It has been chestnut season here in Victoria and we recently bought some beautiful fresh chestnuts at Toscano’s, our favourite supplier of fruit and vegetables.
Many of the chestnuts available in Melbourne are grown in the north-east of Victoria, where Italian migrants settled many decades ago and began to grow plants and animals in accordance with their own traditions. (Some of them used to grow tobacco too but, thankfully, that has been replaced with Italian grape varieties such as Sangiovese.)
Our main source of ideas on how to cook with chestnuts is Patrizia Simone (I mention her book in the page on ‘Sources of recipes and cooking advice’). Patrizia and her husband George migrated from Umbria early in their married life and eventually settled in the same district as the chestnut growers, etc. Her eponymous restaurant is famed throughout the land, although her son has now taken control while Patrizia and George enjoy a more relaxed semi-retirement.
The first recipe we tried, early in chestnut season, was for ricotta and chestnut gnocchi with hazelnuts, sage and brown butter. We had to modify the method a little – sometimes there is a world of difference between what works in a commercial kitchen and what works at home – but the result was delicious. We will make it again soon, incorporating some further modifications; I will put up a post, including some photos.
Last week, we used Patrizia’s recipe for chestnut and ricotta cappellacci with lamb ragu. The chestnuts were at their peak with lots of ripe, earthy flavour. For this dish, they are first roasted but for less time than usual so the flesh stays firm. Then they are cooked in milk with some rosemary leaves and fennel seeds until they are tender; the cooked nuts are mashed with some ricotta and seasoning to make a filling.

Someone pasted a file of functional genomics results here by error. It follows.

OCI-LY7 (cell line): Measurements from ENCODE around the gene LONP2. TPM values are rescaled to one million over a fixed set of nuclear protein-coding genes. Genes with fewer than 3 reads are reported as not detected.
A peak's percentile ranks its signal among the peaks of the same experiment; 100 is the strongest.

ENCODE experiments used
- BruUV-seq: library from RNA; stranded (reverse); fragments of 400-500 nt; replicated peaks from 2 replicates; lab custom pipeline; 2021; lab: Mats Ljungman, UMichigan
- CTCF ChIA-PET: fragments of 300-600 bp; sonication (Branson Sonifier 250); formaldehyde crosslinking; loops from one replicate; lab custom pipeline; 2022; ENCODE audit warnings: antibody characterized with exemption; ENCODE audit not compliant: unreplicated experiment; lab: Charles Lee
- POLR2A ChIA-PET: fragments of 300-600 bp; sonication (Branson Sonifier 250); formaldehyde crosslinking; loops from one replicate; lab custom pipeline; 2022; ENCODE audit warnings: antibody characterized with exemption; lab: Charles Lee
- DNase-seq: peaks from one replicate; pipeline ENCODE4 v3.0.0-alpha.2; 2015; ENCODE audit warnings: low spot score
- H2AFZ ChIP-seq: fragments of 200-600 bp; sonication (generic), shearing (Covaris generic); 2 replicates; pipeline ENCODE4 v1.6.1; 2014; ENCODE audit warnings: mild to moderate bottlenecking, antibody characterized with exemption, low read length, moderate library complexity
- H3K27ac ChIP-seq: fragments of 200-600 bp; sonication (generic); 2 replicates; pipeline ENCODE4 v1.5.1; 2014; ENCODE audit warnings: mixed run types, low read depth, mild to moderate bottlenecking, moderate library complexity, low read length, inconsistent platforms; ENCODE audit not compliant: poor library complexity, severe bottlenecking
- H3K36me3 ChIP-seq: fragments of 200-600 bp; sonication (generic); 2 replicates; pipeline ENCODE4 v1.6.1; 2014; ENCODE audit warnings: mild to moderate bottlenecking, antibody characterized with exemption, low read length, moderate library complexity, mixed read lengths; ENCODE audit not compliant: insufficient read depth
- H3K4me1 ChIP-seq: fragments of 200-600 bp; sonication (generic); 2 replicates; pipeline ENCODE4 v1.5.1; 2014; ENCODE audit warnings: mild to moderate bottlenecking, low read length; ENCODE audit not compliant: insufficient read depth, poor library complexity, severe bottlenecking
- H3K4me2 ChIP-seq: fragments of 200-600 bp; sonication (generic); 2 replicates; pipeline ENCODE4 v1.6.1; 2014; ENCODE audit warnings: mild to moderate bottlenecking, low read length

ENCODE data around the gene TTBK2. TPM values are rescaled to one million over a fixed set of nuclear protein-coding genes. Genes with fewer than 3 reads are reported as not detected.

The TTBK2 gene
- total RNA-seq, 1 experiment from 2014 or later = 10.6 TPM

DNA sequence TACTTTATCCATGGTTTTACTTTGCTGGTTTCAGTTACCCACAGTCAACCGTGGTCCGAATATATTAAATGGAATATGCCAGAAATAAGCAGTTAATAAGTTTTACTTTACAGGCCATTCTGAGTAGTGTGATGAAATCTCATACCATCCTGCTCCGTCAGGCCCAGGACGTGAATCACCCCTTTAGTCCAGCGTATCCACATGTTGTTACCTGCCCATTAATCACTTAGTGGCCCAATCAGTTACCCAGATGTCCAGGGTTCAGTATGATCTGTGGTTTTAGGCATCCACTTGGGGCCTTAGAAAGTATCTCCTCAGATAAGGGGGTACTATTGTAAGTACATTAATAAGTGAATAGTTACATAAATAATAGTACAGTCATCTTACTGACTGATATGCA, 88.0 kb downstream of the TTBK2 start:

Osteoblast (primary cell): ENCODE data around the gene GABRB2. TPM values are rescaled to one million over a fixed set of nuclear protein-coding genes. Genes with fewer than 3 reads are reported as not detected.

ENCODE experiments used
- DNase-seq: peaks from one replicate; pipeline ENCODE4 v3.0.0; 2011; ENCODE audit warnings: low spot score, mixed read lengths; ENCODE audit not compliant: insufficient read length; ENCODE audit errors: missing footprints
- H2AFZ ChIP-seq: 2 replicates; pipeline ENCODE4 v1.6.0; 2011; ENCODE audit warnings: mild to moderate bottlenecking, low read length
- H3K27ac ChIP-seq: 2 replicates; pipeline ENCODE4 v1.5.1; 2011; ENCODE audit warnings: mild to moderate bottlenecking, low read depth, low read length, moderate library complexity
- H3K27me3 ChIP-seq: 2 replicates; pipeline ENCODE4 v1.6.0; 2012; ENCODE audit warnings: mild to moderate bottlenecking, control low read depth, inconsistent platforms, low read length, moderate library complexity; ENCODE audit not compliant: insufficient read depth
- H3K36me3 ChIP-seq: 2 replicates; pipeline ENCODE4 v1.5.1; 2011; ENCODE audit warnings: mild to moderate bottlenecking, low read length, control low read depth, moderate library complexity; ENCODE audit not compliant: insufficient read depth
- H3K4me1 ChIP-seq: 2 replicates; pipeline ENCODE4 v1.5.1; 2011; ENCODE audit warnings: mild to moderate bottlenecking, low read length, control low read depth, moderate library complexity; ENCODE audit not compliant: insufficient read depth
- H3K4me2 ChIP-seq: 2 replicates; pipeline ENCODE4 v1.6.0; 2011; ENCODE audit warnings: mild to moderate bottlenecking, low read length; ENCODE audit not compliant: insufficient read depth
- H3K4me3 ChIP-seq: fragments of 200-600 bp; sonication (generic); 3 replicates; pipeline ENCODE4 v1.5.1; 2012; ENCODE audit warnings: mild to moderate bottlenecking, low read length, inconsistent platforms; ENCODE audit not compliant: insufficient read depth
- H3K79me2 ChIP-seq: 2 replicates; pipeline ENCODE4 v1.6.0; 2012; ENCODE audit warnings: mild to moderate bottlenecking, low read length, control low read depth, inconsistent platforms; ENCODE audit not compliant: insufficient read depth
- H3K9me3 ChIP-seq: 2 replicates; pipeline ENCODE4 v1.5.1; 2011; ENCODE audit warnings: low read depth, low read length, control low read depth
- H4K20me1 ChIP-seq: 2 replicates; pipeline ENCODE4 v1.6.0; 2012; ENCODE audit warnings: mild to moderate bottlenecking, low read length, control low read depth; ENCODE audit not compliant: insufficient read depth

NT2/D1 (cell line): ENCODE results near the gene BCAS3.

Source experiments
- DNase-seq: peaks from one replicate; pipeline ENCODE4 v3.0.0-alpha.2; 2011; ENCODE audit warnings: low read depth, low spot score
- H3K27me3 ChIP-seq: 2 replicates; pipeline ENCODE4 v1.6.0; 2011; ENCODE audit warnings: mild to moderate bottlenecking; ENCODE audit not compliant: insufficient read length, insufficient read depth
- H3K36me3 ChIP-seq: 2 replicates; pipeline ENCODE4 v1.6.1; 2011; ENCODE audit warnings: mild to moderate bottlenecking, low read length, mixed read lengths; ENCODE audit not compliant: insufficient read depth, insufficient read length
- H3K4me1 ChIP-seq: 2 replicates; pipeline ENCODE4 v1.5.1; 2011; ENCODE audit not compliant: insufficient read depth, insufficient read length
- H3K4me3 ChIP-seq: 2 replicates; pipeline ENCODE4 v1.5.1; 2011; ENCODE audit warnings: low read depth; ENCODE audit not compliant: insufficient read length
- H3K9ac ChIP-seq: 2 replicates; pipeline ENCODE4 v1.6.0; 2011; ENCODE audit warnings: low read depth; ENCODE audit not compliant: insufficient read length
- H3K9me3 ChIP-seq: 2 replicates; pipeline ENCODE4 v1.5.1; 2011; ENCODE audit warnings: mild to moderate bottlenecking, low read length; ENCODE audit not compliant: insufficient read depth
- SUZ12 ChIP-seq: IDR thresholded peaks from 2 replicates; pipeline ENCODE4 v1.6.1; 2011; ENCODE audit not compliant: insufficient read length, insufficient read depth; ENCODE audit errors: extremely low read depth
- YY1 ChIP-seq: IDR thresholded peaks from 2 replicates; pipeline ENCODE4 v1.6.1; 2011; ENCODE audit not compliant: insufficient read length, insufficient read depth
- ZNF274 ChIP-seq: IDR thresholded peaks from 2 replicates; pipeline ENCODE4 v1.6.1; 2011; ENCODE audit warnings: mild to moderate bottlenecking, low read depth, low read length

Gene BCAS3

In her recipe, Patrizia fills the pasta by hand. There is a good reason for that, as we discovered when we tried to put the filling into ravioli using our pasta machine. The filling was a bit dry for this method, so the machine struggled to fill the ravioli fully. For the second batch, shown on the right of the photo, we added a little milk to the filling and it worked pretty well, enough to encourage us to do it again next season.
The ragu was relatively simple – just some beautiful diced lamb from Ashburton Quality Meats, trimmed flat pancetta, garlic, a glug of white wine and a generous amount of tomato passata. The result was delicious and the leftovers yielded a workday-lunch for each of us.
There was some ricotta leftover, we had some creamed cheese in the fridge and some cooking apples in the fruit bowl, so I suggested we make a cheesecake according to a favourite recipe of mine in the Australian Women’s Weekly Italian Cookbook. It is made in a sweet, lemony shortcrust pastry case lined with slices of apple; mixed peel and chopped raisins are added to the filling to add further complexity (today’s euphemism for “is it okay to have a second slice?”).
All in all, a very satisfying afternoon in our kitchen.